Halfway through Startup Life, married couple Brad Feld and Amy Batchelor suggest that, "Being in a relationship with an entrepreneur is hard, possibly harder than being an entrepreneur" (p. 78). This hard-learned gem of wisdom is richly conveyed throughout their excellent read.
Through their own real-life examples, and those of others, Brad and Amy drive home the message that a founder's spouse or life partner is the true cofounder, the one without whose support and contributions the startup could be dead or might have never been born to begin with. Startup Life is an invaluable resource not only for showing life partners their likely path ahead, but also for opening the eyes of the founders themselves to the stresses their partners are likely to experience.
I appreciate how the book tackles the full range of the entrepreneurial journey, beginning with the initial decision to leap (e.g., when motivated by "not wanting to risk a life in a cubicle"), and culminating with a successful exit. However, their clear-eyed presentation of these events highlights the unexpected challenges that can accompany even the biggest success. For instance, the authors poignantly describe the aftermath of Brad's successful exit from one of his startups as "the entrepreneur's equivalent of post-partum depression." Far from the jubilation we would expect to see, Amy and Brad's raw reflection offers a sobering, honest view of the dark underbelly of what many expect to be the glorious Promised Land. Along the way, Brad and Amy impart a wide variety of practical lessons and suggestions, such as keeping a weekly digital "Shabbat" in which they are offline each Saturday.
To ensure they have cast a wide net of experience, Brad and Amy pepper the book with anecdotes and insights from others in the entrepreneurial ecosystem. Almost all of the outside write-ups have at least one important insight, but a couple of them are particularly golden. For instance, Keith Smith, founder-CEO of BigDoor in Seattle, provides very personal reflections on how habits he developed within the startup harm his personal life. Reflecting on that broader pattern, he says: "...the fact [is] that many of the skills that entrepreneurs develop to help us survive and ultimately succeed in a startup are in direct opposition to the skills we need to build a long, happy, and stable relationship. Embrace risk. Fail fast. Move even faster. Solve problems quickly, and without waiting for every fact to reveal itself. Multitask well. Shape the world around you to match your vision. ... [As a result] I've got screwed-up priorities, a well-developed set of exactly the wrong skills, and I come off as being emotionally unavailable."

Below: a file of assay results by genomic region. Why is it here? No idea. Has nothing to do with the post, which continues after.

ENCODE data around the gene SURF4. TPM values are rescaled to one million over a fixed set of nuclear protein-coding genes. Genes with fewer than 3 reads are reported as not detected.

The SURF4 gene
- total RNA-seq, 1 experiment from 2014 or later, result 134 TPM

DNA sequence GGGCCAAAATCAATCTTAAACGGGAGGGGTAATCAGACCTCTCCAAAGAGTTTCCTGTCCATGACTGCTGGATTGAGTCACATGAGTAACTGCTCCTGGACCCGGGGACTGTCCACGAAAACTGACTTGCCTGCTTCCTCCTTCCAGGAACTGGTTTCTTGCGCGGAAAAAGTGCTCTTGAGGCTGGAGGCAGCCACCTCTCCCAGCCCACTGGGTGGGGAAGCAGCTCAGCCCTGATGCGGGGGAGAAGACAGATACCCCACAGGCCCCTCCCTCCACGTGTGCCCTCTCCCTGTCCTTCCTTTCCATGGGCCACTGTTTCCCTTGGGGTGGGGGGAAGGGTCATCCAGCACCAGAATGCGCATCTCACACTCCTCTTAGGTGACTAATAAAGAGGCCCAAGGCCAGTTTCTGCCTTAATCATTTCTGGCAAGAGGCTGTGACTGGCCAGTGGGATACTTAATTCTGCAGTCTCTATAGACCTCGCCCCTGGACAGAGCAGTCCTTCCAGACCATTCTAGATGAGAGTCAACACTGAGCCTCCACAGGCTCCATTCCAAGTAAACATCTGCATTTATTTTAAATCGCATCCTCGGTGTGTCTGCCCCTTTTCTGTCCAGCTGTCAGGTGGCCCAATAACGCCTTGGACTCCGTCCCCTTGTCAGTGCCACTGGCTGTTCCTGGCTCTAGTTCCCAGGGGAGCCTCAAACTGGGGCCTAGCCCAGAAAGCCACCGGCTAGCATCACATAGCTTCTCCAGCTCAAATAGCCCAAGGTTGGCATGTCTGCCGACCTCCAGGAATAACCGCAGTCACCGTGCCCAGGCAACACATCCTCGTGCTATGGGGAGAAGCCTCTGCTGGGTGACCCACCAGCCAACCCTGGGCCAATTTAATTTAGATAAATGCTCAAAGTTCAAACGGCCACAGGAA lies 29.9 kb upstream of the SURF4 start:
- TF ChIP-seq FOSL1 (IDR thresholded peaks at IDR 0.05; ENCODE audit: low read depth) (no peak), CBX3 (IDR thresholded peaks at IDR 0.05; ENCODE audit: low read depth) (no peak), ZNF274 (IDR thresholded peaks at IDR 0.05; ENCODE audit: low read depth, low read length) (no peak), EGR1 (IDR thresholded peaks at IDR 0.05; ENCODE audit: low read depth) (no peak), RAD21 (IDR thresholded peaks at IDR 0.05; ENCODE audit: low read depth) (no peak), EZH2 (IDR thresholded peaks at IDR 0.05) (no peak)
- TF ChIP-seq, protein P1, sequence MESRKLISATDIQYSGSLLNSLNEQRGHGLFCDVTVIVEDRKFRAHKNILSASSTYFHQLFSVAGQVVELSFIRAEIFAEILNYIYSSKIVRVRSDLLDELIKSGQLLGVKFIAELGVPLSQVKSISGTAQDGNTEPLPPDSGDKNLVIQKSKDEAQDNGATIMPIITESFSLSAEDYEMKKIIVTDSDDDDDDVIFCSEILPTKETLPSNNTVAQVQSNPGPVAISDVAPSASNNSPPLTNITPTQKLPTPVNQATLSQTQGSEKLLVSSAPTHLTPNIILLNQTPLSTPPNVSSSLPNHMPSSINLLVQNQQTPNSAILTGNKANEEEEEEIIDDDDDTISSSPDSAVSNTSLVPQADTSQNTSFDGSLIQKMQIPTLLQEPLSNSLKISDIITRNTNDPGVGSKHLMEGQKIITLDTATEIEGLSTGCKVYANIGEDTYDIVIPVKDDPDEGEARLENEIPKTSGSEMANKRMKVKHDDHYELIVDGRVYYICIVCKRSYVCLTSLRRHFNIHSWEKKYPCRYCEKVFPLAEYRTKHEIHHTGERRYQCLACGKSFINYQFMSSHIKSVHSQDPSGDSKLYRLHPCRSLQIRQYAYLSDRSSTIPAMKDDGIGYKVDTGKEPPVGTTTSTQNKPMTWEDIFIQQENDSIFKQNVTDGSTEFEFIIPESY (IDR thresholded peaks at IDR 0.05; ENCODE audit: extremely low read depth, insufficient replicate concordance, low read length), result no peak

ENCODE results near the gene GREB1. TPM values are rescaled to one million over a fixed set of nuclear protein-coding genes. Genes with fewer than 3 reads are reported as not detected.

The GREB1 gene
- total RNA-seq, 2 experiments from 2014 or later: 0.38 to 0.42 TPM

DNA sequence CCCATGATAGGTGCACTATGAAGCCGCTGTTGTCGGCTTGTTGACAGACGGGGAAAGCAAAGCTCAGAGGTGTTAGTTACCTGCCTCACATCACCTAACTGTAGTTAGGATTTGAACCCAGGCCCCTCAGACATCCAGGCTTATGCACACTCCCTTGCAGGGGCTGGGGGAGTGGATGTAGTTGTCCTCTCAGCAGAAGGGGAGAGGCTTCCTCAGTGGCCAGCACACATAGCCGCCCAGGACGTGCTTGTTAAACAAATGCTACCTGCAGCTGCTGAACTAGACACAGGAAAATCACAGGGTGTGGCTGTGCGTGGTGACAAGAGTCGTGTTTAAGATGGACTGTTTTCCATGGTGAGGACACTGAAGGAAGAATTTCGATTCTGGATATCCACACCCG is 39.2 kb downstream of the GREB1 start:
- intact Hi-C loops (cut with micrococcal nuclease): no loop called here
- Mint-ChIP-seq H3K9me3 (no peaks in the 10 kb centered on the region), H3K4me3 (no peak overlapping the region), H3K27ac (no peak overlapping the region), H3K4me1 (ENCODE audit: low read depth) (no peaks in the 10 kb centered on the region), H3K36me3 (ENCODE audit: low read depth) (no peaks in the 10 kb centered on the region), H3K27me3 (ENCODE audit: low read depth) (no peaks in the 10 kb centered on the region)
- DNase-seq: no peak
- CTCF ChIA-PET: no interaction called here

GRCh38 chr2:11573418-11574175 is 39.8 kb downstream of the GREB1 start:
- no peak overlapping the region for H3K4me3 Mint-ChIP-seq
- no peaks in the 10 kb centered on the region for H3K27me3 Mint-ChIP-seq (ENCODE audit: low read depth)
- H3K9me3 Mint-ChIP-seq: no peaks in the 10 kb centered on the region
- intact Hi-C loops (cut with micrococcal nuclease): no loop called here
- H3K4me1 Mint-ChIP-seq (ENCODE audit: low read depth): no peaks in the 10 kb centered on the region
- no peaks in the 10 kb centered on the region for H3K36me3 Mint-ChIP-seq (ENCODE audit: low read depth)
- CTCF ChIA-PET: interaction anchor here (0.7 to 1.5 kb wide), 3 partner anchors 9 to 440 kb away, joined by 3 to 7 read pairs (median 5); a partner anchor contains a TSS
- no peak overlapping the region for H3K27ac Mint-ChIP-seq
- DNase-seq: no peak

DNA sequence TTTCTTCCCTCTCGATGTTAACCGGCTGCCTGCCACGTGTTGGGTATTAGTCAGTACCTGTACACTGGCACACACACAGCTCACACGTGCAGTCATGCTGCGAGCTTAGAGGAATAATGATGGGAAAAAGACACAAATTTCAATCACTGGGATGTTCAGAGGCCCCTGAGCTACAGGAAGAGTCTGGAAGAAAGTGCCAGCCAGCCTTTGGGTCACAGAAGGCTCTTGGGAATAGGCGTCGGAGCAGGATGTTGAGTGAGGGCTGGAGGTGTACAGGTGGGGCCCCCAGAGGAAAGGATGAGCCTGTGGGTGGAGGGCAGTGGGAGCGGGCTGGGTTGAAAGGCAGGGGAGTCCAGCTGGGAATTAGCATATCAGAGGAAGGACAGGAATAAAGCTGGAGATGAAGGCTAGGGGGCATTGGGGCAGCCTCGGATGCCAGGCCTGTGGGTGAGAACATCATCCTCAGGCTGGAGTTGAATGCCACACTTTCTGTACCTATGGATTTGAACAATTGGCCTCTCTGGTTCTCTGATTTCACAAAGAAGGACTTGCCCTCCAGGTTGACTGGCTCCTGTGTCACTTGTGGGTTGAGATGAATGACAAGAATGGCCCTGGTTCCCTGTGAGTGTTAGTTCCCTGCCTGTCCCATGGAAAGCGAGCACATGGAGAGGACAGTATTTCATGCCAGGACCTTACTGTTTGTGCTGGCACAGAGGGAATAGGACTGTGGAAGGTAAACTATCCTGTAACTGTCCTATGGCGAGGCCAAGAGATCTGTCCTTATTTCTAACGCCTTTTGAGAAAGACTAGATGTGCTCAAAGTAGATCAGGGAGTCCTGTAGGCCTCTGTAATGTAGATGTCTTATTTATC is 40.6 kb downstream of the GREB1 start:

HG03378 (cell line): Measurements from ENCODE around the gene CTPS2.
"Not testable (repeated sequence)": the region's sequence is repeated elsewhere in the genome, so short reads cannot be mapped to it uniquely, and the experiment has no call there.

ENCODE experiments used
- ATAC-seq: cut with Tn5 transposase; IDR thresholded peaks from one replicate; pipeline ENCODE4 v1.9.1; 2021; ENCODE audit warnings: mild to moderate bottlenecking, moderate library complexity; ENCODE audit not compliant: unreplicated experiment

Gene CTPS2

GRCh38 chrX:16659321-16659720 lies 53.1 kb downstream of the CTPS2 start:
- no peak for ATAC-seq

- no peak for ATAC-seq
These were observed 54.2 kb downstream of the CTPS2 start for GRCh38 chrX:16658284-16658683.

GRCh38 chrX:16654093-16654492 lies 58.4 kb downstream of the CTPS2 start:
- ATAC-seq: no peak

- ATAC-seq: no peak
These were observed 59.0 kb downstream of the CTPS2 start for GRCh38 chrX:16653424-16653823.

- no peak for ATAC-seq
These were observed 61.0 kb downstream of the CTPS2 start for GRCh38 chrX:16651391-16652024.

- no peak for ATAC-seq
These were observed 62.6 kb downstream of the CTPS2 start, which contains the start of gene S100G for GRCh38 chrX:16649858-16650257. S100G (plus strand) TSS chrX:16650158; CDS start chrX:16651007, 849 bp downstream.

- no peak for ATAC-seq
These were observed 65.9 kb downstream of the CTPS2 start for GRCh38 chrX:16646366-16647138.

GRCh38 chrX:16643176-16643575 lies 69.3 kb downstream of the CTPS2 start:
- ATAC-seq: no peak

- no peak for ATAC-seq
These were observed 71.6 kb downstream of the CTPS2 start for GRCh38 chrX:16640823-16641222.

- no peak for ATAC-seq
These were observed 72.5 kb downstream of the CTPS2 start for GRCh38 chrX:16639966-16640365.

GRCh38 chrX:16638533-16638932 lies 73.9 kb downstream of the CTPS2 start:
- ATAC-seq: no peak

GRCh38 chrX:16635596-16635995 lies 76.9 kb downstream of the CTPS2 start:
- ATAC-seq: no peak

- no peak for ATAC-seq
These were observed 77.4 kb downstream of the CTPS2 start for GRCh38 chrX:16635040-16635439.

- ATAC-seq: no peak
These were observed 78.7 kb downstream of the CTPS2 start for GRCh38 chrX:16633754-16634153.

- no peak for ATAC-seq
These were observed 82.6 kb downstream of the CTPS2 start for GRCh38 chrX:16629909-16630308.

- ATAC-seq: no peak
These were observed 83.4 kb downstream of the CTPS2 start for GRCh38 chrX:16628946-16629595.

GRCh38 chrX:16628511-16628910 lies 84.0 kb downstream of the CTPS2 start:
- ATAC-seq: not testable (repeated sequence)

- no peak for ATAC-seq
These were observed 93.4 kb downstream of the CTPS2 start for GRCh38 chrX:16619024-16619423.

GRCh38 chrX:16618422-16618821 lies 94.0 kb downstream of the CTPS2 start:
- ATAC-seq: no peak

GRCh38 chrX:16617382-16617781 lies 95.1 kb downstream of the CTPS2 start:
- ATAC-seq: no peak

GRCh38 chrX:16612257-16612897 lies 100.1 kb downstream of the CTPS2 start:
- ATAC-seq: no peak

Another golden write-up delves into the experiences of two spouses cofounding together - "couplepreneurs," if you will. (My data has shown that founding teams comprised of friends and/or family tend to be less stable than other teams, emphasizing how founding with those types of people is "playing with fire." Such teams should devote a lot of attention to developing "firewalls" to protect themselves.) Krista Marks and Brent Milne describe their own firewalls, such as always using each other's given names at work and nicknames at home, and going out of their way to prove to the rest of their teams that they do not discuss sensitive work issues at home.
More generally, succeeding at founding a startup while founding a family requires cultivating an awareness that startup rhythms are rarely in sync with the rhythms of personal life, and that there are often strong disconnects between the entrepreneur's psyche and the spouse's. Two of those disconnects are highlighted in the book by spouse Alexandra Antonioli: divergent perspectives on money ("A person who has always worked a salaried position from 9 to 5 arguably does not view money in the same way as the entrepreneur") and time ("entrepreneurs like to overbook. ... They will be late."). She calls the latter "the Entrepreneurial Time Zone."
In addition to highlighting the potential disconnects between the personal and the professional, Brad and Amy also highlight ways in which startup best practices should be imported into a founder's personal life. For instance, the entrepreneur's intense focus on the startup's cash position: "Make sure as a couple you know where you stand, how much money you actually have, what your monthly burn rate is, and how long you can go before you are out of money." Another bit of overlap with founding teams: "a couple that `never fights,' it's almost always a sign of avoiding talking about troubled topics and not the result of complete accordance and unity with each other."
Along the entrepreneurial journey, we get to know a variety of fun tidbits about Brad and Amy. For instance, Brad's ringtones include - perhaps a bit too tellingly! - "Money" for his VC partners and "Comfortably Numb" for CEOs. Brad's "14-year-old inner self" has a strong aversion to babies. Even though Brad stresses the importance of having regular Life Dinners with Amy, they've had to develop "our fail 12.5 percent of the time rule": that Amy allows Brad to miss it unexpectedly one out of eight times. And even though Brad had significant assets to protect when they got married, they don't have a formal prenup. Instead, if the relationship fails, Brad says that Amy gets everything and Brad will start over from scratch.
We're left with a richer picture of the authors, but also a richer picture of the ways in which the founding journey will challenge the most cherished of our relationships, insights that will hopefully enable us to preserve the professional without imperiling the personal.